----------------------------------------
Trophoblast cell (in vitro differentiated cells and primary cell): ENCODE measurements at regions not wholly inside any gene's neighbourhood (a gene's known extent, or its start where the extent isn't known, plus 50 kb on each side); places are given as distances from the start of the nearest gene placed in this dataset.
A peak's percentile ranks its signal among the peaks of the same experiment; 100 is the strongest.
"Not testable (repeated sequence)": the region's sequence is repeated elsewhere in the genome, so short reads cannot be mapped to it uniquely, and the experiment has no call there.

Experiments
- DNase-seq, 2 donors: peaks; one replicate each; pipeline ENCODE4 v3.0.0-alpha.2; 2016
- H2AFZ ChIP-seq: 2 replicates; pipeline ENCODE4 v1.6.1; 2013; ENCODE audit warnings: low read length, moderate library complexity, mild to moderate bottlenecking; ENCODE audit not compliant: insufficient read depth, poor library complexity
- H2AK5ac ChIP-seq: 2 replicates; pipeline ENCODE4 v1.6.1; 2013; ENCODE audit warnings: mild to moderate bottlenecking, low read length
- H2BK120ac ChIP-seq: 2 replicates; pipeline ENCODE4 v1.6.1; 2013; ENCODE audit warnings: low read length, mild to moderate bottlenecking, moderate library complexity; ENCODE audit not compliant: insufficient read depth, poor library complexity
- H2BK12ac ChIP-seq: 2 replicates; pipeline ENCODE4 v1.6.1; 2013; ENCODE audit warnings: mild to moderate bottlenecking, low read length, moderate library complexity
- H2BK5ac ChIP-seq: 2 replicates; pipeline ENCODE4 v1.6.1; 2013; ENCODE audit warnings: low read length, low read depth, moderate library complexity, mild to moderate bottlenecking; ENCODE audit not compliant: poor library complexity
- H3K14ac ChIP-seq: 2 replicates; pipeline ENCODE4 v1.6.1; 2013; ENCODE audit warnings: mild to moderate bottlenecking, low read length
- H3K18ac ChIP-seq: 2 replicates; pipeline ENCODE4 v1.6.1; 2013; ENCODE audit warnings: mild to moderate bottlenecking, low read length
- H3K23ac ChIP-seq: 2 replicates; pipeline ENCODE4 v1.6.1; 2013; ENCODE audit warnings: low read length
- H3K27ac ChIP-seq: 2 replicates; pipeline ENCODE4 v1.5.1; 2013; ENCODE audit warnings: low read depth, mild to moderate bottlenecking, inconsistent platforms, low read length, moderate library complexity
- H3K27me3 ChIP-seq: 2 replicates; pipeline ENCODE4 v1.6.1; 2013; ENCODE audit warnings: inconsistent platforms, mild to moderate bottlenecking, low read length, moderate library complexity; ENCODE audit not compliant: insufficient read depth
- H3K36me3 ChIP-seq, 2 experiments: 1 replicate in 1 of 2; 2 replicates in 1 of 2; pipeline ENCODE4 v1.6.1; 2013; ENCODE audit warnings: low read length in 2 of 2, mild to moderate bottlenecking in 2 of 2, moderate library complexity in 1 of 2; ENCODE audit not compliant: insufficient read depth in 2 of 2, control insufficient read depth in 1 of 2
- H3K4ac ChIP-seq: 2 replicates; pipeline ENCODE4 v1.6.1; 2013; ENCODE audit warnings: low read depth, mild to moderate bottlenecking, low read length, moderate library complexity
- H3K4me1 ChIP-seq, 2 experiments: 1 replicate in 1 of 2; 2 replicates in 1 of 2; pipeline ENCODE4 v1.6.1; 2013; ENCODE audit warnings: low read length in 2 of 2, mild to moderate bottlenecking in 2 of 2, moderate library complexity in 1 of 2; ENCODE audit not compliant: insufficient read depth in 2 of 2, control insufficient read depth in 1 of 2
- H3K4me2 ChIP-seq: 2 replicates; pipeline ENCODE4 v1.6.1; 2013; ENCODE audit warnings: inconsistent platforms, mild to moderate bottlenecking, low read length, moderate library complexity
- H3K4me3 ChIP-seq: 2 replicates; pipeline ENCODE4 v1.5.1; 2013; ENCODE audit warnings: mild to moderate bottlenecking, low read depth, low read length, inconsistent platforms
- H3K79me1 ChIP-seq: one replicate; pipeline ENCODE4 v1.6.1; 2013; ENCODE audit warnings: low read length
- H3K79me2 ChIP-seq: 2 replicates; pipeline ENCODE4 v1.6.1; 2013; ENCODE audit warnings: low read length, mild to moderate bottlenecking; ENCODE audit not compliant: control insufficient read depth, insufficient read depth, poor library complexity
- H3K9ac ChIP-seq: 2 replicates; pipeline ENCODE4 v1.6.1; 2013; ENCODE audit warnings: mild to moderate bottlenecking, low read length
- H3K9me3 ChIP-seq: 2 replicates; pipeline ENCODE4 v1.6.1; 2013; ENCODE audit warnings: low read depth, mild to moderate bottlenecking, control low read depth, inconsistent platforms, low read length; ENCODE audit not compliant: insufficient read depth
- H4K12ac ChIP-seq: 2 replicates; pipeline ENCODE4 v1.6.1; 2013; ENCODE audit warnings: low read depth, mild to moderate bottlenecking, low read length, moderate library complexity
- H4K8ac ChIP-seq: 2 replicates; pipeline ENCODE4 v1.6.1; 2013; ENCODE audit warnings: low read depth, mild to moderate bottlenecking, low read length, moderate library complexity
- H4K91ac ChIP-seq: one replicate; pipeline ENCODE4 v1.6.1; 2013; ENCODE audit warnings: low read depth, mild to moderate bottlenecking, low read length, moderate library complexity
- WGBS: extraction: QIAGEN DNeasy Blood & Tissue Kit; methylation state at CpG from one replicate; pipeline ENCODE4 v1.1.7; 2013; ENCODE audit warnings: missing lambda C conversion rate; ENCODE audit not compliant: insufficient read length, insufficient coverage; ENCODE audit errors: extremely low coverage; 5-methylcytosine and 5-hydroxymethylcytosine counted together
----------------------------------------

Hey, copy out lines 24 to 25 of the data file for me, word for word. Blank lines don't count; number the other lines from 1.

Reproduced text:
- H3K9me3 ChIP-seq: 2 replicates; pipeline ENCODE4 v1.6.1; 2013; ENCODE audit warnings: low read depth, mild to moderate bottlenecking, control low read depth, inconsistent platforms, low read length; ENCODE audit not compliant: insufficient read depth
- H4K12ac ChIP-seq: 2 replicates; pipeline ENCODE4 v1.6.1; 2013; ENCODE audit warnings: low read depth, mild to moderate bottlenecking, low read length, moderate library complexity